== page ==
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5 Swiss Christmas Traditions You Shouldn't Miss

Christmas Cookies - gänseblümchen / 

Christmas season is just around the corner and all over Switzerland the streets are full of Christmas lights and decorations. There are certain aspects of Christmas that are pretty universal, e.g. the gifts, the tree and the lights. Yet, every country and region developed it's own style of celebrating this holiday and Switzerland is no exception. However, customs and traditions don't stop at official borders so it is very likely that our nearest neighbors have very similar Christmas traditions!

5 Swiss Christmas Traditions

If you happen to be in Switzerland during the Christmas season or if you live here, you should take advantage of it and delve into some fun Swiss Christmas activities. If you don't know where to start, here is my list of not-to-miss Swiss Christmas Traditions.
  1. Cookie Baking: Yes, almost every Swiss family will bake several batches of Christmas Cookies. There are so many different kinds: Zimtsterne, Chräbbeli, Mailänderli, Brunsli and more! We bake them and love to give away neatly arranged and filled cookie boxes or bags. So good!
  2. Poems for Santa: Santa visits Switzerland on December 6th and it is custom for children to recite short Christmas poems for him. He then gives them mandarines and peanuts!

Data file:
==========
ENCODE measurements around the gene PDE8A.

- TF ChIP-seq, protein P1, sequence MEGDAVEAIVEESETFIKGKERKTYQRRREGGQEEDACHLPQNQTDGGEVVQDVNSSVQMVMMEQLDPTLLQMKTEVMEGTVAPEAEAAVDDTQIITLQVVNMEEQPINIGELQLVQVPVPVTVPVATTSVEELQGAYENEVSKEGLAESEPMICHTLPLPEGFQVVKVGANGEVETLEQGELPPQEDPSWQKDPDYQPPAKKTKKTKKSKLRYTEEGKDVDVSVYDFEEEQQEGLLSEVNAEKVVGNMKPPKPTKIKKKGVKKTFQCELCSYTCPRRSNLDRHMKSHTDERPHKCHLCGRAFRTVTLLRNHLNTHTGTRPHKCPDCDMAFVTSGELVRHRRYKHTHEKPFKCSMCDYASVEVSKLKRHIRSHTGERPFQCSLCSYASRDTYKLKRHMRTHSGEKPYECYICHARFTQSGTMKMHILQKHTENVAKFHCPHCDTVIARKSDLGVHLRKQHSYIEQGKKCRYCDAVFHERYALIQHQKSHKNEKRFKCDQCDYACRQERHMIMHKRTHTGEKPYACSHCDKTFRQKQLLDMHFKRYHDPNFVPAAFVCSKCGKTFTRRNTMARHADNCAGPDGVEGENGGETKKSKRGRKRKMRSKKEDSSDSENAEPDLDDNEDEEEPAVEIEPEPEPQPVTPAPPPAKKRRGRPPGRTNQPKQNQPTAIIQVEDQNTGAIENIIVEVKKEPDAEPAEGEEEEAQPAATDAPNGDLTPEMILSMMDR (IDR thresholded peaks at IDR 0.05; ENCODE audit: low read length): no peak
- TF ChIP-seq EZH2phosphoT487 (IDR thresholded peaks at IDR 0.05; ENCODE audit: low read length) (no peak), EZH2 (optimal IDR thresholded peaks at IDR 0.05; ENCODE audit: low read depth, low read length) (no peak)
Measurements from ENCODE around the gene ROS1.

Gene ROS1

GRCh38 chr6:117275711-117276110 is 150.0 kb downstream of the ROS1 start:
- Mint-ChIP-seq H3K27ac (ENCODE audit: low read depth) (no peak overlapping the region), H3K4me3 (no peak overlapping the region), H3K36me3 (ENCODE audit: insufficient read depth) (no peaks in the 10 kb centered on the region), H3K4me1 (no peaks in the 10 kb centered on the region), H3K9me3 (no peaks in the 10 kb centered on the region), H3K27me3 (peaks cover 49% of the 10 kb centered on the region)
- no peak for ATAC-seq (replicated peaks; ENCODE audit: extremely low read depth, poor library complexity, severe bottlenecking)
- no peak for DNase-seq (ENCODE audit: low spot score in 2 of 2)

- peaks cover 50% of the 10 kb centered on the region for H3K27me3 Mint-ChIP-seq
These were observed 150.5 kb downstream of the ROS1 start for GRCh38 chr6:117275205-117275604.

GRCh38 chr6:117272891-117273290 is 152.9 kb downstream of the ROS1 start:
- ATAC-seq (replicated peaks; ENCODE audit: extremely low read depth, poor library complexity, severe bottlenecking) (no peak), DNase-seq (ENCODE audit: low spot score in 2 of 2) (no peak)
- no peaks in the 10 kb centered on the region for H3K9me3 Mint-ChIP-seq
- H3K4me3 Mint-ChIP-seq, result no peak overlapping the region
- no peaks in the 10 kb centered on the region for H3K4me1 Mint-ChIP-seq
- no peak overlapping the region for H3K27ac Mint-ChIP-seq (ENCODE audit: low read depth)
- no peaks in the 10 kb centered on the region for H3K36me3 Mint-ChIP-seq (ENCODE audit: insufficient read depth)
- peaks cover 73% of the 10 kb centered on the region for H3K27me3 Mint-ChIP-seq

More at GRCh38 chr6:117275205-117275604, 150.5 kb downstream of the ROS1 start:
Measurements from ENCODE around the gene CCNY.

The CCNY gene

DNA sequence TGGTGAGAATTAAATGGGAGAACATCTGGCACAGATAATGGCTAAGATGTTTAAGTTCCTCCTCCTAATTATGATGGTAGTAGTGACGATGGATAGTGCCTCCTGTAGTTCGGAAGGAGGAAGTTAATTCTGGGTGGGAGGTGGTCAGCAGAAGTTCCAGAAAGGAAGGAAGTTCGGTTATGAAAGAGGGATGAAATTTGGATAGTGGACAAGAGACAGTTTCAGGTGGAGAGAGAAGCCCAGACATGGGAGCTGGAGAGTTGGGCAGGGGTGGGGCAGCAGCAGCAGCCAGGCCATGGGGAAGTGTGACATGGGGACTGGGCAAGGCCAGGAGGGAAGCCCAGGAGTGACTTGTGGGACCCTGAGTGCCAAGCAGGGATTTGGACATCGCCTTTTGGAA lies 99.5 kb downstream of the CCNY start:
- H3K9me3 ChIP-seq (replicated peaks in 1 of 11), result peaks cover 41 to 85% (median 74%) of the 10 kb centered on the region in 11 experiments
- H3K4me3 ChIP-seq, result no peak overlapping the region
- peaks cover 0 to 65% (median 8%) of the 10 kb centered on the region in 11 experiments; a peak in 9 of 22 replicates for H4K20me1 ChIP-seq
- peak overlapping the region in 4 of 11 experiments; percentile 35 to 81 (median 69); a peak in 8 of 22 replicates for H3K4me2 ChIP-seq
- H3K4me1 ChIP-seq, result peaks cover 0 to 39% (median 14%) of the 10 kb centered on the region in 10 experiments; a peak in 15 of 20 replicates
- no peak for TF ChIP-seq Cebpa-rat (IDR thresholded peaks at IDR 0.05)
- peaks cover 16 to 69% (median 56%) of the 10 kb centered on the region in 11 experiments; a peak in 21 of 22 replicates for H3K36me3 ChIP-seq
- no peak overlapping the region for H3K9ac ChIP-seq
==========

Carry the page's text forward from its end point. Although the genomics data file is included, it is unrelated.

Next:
3. Christmas Calendar: Either a store bought or home made Christmas Calendar can be seen in most Swiss homes during the holiday season. It's a fun way to count down the days until Christmas Eve!
  4. Advent Windows: Much like Christmas Calendars, Advent Windows count down the days to Christmas Eve. Only, that they are real windows that families all over the village decorate!
  5. Räbeliechtli: In the end of November you can see small parades of turnip lanterns all over Switzerland. Children carve them at school with their teachers and parents and will walk them singing through the villages.



  1. It's really nice to be reminded of the Christmas traditions here. Having lived in Geneva for over 18 years,which for many is not really Swiss, there are still signs of these Christmas traditions. For instance a friend of mine who is married to a Swiss German gave me an empty biscuit tin in early December. Little does she know that I am not a baker, so regrettably the tin is still empty. Being Jamaican however I continue to associate Christmas with my favorite meals back home and wrote a short blog about the cuisine -'s-christmas.
    Maybe I'll try baking some cookies next year with Migro's complimentary cookie cutter

    1. Yes, every country has their own Christmas traditions and foods. I'm sure Jamaican Christmas is quite different from a Swiss Christmas. I hope you get to enjoy both!


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